Master of fragrances

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The exclusive creator of Hermès perfumes, Jean-Claude Ellena revisits four decades of a brilliant career, revealing a glimpse of his perfumer’s palette – from naturally extracted components to the myriad subterfuges of the chemical industry.

Photo of Jean-Claude Ellena, creator of Hermès perfumes, sniffing samples of perfumes

“Creating perfumes is not just chemistry, it’s a total and complete immersion. I like to say that I went into the profession much like one adopts a religion, by committing my life to it.”

If, after 40 years in the business, Jean-Claude Ellena is now the world’s most famous nose, he owes that status not only to his sophisticated aesthetic sense and obsessive character but also to his masterful ability to communicate.

Inspired by the improvisational variations of jazz musicians as well as the aesthetic of space in Japanese prints, Ellena is both an artist and artisan who describes himself as “a writer of fragrances” and who, in becoming Hermès’ exclusive perfumer in 2004, had the courage to give priority to his artistry rather than succumb to the demands of the market.

A disappointing sample

Ellena was born in Grasse, the world capital of perfume, the son of a perfumer who sniffed every morsel of food at the family table, much to the chagrin of his wife who did not consider the behaviour an appropriate model for children.

As a child, he accompanied his grandmother to a neighbours’ farm to help women pick jasmine. There, he later wrote, he learned both the odour of flowers and the odour of women.

At 16, working in a factory in Grasse, his apprenticeship continued in an almost exclusively female environment. “Distillation, extraction, chemistry – I did it all, including sweeping floors and cleaning vats,” he chuckles. “I have many fond memories of those years.”

In 1968, he entered the newly founded Givaudan perfumery school in Geneva. He rebelled against theory, saying he just wanted to work. “The director of Givaudan asked me to copy a perfume sample – one that didn’t smell particularly nice. Nine months and several formulas later, he hired me as his assistant.”

In those days the traditional perfume makers turned to the natural world for their inspiration, and their traditional excellence was based upon its supposed perfection. Givaudan’s industrial approach, on the other hand, wedded perfumers to the omnipotence of chemistry and its techniques, which increased the number of components that could be used.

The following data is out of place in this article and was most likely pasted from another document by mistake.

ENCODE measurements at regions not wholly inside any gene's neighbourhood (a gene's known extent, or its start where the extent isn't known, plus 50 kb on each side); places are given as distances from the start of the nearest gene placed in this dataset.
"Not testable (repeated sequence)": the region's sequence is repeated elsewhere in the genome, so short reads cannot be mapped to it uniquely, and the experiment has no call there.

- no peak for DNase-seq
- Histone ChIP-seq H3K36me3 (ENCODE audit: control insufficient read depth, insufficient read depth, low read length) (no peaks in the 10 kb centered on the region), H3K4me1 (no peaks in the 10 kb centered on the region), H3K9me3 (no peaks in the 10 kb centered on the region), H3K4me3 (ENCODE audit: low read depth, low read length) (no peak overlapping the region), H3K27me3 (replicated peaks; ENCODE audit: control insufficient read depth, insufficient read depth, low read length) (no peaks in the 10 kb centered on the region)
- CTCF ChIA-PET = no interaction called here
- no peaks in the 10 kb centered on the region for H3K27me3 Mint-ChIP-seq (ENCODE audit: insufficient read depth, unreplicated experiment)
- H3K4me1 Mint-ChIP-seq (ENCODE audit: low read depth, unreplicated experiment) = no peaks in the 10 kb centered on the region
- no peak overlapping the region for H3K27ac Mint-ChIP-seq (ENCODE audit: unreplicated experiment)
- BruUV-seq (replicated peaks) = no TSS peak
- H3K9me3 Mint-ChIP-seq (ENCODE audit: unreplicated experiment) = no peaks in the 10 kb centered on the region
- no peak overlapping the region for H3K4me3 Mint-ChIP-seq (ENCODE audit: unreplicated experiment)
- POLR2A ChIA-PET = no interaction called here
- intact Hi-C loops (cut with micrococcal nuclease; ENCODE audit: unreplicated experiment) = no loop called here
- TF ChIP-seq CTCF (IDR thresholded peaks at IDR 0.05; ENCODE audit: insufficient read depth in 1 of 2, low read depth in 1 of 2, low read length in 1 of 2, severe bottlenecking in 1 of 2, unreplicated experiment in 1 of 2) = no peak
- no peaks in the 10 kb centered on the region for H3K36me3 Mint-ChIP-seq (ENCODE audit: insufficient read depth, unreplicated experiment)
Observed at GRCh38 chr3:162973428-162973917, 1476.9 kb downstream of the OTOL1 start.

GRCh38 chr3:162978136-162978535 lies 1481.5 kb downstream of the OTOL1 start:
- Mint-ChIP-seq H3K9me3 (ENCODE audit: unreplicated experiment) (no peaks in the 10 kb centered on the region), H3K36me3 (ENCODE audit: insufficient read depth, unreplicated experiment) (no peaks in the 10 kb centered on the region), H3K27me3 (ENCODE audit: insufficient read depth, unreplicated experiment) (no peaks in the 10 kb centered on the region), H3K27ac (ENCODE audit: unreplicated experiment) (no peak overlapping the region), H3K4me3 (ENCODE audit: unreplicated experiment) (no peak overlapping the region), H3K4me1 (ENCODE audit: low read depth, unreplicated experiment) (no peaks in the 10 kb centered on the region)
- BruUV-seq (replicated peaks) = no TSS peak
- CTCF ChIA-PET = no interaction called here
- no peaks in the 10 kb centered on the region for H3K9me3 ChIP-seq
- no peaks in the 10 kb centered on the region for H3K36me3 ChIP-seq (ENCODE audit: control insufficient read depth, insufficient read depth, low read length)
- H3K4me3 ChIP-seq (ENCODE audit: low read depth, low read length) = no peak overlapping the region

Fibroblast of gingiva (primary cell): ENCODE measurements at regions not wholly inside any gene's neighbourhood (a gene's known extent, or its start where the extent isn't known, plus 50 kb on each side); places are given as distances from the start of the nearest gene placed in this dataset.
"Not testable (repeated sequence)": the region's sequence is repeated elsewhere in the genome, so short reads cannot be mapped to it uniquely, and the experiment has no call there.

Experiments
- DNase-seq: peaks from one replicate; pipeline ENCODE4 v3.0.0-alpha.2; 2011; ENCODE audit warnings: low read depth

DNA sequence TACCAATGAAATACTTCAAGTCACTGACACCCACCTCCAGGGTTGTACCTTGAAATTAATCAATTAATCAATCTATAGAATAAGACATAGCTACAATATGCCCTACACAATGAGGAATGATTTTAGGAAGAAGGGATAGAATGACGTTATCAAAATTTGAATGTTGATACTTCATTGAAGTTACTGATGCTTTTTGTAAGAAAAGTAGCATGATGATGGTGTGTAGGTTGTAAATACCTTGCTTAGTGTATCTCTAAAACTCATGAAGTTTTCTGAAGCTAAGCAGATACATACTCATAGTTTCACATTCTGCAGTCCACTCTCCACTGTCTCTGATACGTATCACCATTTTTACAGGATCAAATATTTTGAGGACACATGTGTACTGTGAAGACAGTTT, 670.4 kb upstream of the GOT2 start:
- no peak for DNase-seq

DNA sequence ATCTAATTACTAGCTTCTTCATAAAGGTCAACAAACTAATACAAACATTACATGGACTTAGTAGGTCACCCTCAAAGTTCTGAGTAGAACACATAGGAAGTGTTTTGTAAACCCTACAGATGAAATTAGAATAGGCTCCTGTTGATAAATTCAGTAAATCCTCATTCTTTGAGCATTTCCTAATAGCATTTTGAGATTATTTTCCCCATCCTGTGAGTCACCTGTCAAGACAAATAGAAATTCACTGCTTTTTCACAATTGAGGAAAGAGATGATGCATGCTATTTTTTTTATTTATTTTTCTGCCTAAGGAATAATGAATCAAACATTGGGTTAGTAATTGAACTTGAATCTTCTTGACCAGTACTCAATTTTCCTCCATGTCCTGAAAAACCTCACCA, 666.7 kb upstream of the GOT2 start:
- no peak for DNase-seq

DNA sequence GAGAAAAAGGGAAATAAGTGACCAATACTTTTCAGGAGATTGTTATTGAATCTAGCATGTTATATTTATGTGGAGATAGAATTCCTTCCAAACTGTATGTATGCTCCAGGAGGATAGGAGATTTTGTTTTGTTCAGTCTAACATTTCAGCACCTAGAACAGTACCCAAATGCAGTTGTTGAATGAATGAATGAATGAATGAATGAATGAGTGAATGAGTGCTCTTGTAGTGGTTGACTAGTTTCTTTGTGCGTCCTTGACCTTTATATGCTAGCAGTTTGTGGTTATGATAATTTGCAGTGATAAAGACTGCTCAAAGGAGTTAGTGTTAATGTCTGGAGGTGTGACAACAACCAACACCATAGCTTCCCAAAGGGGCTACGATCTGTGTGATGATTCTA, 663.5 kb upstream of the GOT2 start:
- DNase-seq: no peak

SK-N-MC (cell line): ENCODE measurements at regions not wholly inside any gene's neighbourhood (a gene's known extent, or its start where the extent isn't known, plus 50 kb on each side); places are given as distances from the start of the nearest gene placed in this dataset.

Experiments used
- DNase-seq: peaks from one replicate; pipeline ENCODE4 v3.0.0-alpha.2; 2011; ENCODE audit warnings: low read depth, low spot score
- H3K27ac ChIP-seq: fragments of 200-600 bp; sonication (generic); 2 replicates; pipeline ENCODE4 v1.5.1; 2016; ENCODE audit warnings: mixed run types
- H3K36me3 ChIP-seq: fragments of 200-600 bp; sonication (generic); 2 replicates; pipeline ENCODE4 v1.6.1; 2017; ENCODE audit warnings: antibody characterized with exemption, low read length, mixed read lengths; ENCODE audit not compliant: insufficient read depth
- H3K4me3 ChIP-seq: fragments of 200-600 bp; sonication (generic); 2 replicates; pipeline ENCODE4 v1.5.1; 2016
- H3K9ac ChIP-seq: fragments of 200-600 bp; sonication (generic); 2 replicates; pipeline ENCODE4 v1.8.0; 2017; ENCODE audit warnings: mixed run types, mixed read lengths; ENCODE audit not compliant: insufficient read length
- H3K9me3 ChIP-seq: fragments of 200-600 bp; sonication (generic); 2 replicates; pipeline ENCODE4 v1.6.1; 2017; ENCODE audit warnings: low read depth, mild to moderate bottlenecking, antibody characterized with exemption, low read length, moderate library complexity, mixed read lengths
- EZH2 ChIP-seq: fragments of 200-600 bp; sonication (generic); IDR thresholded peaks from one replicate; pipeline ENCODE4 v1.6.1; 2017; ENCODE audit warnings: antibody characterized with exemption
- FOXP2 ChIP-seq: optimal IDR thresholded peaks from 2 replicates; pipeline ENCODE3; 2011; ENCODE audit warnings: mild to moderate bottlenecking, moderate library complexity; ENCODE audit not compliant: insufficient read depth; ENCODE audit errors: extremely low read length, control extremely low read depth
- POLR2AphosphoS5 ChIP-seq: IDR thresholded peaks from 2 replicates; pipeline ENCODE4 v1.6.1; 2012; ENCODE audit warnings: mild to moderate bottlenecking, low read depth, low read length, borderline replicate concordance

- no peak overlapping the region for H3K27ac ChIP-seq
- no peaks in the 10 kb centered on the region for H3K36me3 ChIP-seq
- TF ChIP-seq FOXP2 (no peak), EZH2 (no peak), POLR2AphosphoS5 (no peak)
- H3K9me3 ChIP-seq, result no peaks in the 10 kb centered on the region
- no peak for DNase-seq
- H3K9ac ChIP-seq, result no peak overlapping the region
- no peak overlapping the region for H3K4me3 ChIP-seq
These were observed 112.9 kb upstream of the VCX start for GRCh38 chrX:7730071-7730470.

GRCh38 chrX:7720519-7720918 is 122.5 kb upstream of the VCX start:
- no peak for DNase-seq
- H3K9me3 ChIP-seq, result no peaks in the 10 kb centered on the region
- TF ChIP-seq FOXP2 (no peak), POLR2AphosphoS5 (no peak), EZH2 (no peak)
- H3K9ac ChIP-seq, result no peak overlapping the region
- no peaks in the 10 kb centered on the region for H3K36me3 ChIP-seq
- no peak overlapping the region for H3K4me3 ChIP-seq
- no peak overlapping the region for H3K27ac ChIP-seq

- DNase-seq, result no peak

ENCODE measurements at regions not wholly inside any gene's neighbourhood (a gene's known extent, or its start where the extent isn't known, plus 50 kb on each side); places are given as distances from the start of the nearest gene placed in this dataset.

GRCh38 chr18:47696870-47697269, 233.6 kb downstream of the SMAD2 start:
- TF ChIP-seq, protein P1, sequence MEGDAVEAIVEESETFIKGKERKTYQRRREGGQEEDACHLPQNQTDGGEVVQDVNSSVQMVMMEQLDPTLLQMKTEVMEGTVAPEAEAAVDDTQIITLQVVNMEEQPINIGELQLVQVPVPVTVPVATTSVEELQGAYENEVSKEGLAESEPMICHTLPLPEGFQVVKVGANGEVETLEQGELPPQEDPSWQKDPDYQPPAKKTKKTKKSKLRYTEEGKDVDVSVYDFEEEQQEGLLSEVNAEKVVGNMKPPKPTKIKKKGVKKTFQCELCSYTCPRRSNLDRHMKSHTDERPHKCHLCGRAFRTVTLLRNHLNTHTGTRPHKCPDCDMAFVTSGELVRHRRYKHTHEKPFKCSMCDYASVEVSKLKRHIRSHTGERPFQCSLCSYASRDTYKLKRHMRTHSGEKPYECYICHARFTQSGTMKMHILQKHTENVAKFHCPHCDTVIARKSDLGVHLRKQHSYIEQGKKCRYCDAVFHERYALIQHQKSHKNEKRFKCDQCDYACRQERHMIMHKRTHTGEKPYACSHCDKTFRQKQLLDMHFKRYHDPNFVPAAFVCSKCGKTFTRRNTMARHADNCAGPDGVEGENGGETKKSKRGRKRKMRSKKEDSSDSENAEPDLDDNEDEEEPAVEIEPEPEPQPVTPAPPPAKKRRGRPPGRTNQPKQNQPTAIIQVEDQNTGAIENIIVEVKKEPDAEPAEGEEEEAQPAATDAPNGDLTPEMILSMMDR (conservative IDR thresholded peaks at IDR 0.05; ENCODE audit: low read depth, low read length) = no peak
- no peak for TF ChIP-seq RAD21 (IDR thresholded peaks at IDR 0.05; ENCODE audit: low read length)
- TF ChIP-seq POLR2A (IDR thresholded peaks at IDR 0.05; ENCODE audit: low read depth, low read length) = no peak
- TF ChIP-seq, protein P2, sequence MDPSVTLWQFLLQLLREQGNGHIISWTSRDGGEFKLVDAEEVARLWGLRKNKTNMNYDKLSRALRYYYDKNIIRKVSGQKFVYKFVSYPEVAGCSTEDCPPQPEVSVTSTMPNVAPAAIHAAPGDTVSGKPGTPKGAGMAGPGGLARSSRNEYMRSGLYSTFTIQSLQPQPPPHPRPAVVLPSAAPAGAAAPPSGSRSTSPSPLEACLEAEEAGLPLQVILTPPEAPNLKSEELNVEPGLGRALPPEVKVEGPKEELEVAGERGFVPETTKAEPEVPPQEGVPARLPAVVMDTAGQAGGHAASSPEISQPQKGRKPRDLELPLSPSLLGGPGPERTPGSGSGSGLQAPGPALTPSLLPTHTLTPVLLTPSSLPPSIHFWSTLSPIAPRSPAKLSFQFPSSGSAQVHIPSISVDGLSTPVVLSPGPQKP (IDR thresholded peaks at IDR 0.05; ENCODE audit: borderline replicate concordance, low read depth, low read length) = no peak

“Initially, that chemistry put the perfumer at the centre; for my ingredients I went shopping amongst chemical engineers, and I enlarged my palette by choosing molecules I liked,” Ellena recalls. “But soon I realised that among the 100 musks that they offered in place of the 10 found in nature, the differences were tiny, and they didn’t make us any more creative, just more beholden to the dictates of the market. We weren’t creating anything, just reproducing what sold well.”

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Drawing of an onion

Today Ellena’s palette consists of a mere 200 components, whereas most perfumers have nearly 1,000 at their disposal. Of those 200, 25 per cent are of natural origin, and can be modified depending on the extraction method used.

“A natural fragrance can be made up of 300 to 500 different molecules,” he explains. “Using fractionated distillation, you can modify its character very precisely. You can, for example, remove the earthy smell of roasted peanuts that’s present in the fragrance of vetiver to retain only the dominant floral note.”

The perfect lavender

In the same vein, Ellena has reinvented the fragrance of lavender, creating what he calls the “perfect” lavender. “Using a molecular distillation process, we sorted the 400 molecules into eight groups, each one certified chromatographically. It ultimately cost 10 times more, but it was the lavender I was looking for. These are the pleasures I indulge in before offering them to the public.”

For Hermès, he has designed the “Roman” line of perfumes, such as Calèche, Bel Ami, and Terre d’Hermès, as well as the “Poèmes” fragrances and Hermesscences (Cuir d’Ange, Poivre Samarcande, Brin de Réglisse). The complex Roman (which means novel in French) perfumes were created to tell a story, and, as in literature, use familiar methods to attract the reader.

“A fragrance should not be unfamiliar, otherwise most people will reject it”, he explains. “On the contrary, you need to increase the points of entry using odours that are already in the memory; these are known as hooks. For example, the fresh and agreeable smell of grapefruit zest can be a good way to hook the reader of a women’s fragrance”.

The Poèmes (poems) perfumes, on the other hand, use a maximum of 20 ingredients. “The Poèmes are my test lab”, he explains. “In creating them, I wasn’t necessarily looking to seduce a large audience, but rather to indulge a selfish desire – to take an idea as far as I could in the simplest possible manner.”

By Judith Bregman

More on the science of smell: The sweet smell of sweat; Magic molecules; Humans, dogs – and now e-noses

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